Previous Social Impact Pledges
Below are the Social Impact Pledge Initiatives chosen in 2017/18:
Street Sport is a non-profit prevention, intervention and diversionary tactics initiative based at RGU SPORT in Aberdeen. The initiative delivers a range of free of charge sporting activities to young people all across Aberdeen in the areas that have been identified as high risk of wilful fire raising.
During 2018 Street Sport saw over 16,000 young people, who are living in areas suffering from either regeneration, deprivation or are hot spots of youth related antisocial behaviour, participate in the programme.
This long running initiative has recently been expanded, developing a Prison Programme. The aim of this is to use sporting activities as a way of maintaining family cohesion – keeping strong bonds between parents in prison and their children. It is hoped that this will lead to less youth frustrations back in the community and reduce instances of annoyance/crime.
A small programme achieving big things, Street Sport it is having ripple effects across many Aberdeen communities. Not only are youth related calls to the SFRS and Police Scotland dropping, the initiative is also improving overall wellness and resilience for some of the hardest to reach young people in the City.
Whilst the real rewards are lowering calls to the emergency services and supporting young people to thrive, Street Sport has been recognised with numerous awards for its work with the most notable being a National “Pride of Sport” Award for the best community project using Sport for Good in the UK 2017.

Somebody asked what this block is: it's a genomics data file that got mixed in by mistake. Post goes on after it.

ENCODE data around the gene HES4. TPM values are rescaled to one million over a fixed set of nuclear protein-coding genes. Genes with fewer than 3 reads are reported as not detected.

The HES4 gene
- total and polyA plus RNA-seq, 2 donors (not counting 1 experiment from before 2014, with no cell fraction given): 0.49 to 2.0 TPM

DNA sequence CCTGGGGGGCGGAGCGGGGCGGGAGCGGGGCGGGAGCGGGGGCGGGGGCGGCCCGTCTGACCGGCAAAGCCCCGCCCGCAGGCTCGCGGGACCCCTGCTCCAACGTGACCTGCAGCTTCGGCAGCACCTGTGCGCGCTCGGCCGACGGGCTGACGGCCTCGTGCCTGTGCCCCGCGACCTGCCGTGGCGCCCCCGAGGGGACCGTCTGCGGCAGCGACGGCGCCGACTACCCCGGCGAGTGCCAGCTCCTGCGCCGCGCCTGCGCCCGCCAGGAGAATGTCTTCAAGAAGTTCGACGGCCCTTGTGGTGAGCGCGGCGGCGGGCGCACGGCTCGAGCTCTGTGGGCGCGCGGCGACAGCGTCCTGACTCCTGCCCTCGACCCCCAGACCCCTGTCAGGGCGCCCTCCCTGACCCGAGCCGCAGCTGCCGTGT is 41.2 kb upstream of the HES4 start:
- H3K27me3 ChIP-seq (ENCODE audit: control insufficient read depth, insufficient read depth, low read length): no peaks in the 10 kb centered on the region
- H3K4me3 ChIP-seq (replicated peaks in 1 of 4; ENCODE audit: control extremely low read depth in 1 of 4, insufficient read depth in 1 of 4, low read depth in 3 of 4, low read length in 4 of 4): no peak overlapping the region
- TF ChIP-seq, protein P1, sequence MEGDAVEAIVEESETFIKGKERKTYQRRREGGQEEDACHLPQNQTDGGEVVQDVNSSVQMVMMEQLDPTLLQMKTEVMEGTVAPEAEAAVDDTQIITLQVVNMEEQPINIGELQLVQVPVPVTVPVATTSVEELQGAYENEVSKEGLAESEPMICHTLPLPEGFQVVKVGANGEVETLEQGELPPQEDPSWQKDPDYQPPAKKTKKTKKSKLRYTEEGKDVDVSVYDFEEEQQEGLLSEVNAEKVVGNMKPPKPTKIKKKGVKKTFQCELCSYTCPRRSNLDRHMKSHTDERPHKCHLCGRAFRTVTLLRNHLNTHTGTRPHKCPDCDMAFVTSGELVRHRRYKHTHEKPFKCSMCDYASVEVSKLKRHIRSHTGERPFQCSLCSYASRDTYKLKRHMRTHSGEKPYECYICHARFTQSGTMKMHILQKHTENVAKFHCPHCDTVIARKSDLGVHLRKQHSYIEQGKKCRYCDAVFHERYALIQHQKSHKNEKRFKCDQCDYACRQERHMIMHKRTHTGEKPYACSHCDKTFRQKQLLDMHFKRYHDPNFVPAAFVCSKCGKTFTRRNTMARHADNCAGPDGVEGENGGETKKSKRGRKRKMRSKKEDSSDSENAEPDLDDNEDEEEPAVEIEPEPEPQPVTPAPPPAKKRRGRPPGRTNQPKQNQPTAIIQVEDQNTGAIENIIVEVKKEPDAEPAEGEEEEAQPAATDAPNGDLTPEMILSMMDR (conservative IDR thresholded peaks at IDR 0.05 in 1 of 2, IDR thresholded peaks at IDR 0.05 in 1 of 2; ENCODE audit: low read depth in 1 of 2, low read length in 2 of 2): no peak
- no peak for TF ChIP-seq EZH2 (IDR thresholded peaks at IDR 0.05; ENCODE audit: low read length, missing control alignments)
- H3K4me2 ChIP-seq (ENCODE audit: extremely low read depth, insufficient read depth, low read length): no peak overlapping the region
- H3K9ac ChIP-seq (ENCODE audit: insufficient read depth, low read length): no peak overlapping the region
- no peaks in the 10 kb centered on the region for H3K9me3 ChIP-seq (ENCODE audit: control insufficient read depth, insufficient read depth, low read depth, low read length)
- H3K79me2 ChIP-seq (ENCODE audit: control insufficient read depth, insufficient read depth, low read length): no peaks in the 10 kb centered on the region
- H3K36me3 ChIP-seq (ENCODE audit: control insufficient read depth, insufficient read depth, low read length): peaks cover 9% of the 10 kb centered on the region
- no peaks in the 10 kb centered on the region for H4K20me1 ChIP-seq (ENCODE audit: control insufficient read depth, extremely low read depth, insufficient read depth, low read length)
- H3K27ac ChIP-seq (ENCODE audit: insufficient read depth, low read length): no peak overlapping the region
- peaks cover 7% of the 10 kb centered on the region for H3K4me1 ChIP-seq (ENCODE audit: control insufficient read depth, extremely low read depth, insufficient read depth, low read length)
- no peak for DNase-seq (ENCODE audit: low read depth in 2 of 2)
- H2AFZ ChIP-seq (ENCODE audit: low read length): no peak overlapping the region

Community Safety Hub
Falkirk LSO Area identified that a multi-agency hub model in their area would provide an excellent platform for networking and creating joint action plans with partners.
Using lessons learned from West Lothian, who had already co-located facilities, Falkirk Fire Station has now evolved into a Community Hub with a focus on reducing anti-social behaviour, in particular with regards to young people.
The Hub is used to host the weekly Task and Coordinating (TAC) group which is made up from various partner agencies, such as SFRS, Police Scotland, Falkirk Council Housing (Conflict Resolution), Falkirk Council Community Safety Team, SACRO Youth Justice, NHS Social Inclusion Project (signpost) and Link Housing Association.
Local Authority Liaison Officers from the SFRS and Police Scotland are also based within the Hub, with the other partners able to drop in and use the facilities out with the weekly TAC meeting.
This new approach, which has been up and running since January 2018, has enabled key information to be shared easily on a daily basis. Problematic hot spots and emerging trends in the community have been communicated face-to-face resulting in a holistic method of highlighting and tackling anti-social behaviour.
Community Action Team Cycle Patrols
Deliberate Secondary Fires, especially in the dryer and hotter months of the year, places a high-demand on SFRS in Falkirk and the West Lothian.
To complement the other current youth engagement and education programmes around anti-social behaviour, Falkirk and West Lothian Community Action Team have procured cycle equipment and have been carrying out cycle patrols.